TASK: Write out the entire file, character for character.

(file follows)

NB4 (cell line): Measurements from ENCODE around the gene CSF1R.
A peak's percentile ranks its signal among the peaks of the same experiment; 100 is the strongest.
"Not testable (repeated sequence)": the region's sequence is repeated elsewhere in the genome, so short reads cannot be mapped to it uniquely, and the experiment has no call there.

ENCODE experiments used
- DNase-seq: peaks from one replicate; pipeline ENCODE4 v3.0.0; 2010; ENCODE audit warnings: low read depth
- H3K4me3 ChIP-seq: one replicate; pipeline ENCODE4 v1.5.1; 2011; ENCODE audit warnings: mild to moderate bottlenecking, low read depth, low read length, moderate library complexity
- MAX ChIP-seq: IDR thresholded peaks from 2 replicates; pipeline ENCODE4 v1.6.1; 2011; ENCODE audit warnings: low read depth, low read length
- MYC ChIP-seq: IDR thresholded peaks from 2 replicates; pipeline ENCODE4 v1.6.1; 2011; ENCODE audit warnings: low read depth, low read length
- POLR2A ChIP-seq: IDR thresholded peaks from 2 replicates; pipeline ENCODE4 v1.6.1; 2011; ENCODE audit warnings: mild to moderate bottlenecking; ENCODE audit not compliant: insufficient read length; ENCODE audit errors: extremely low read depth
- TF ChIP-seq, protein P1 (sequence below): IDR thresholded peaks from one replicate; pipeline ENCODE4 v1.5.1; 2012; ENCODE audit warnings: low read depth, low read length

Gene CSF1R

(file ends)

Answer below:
NB4 (cell line): Measurements from ENCODE around the gene CSF1R.
A peak's percentile ranks its signal among the peaks of the same experiment; 100 is the strongest.
"Not testable (repeated sequence)": the region's sequence is repeated elsewhere in the genome, so short reads cannot be mapped to it uniquely, and the experiment has no call there.

ENCODE experiments used
- DNase-seq: peaks from one replicate; pipeline ENCODE4 v3.0.0; 2010; ENCODE audit warnings: low read depth
- H3K4me3 ChIP-seq: one replicate; pipeline ENCODE4 v1.5.1; 2011; ENCODE audit warnings: mild to moderate bottlenecking, low read depth, low read length, moderate library complexity
- MAX ChIP-seq: IDR thresholded peaks from 2 replicates; pipeline ENCODE4 v1.6.1; 2011; ENCODE audit warnings: low read depth, low read length
- MYC ChIP-seq: IDR thresholded peaks from 2 replicates; pipeline ENCODE4 v1.6.1; 2011; ENCODE audit warnings: low read depth, low read length
- POLR2A ChIP-seq: IDR thresholded peaks from 2 replicates; pipeline ENCODE4 v1.6.1; 2011; ENCODE audit warnings: mild to moderate bottlenecking; ENCODE audit not compliant: insufficient read length; ENCODE audit errors: extremely low read depth
- TF ChIP-seq, protein P1 (sequence below): IDR thresholded peaks from one replicate; pipeline ENCODE4 v1.5.1; 2012; ENCODE audit warnings: low read depth, low read length

Gene CSF1R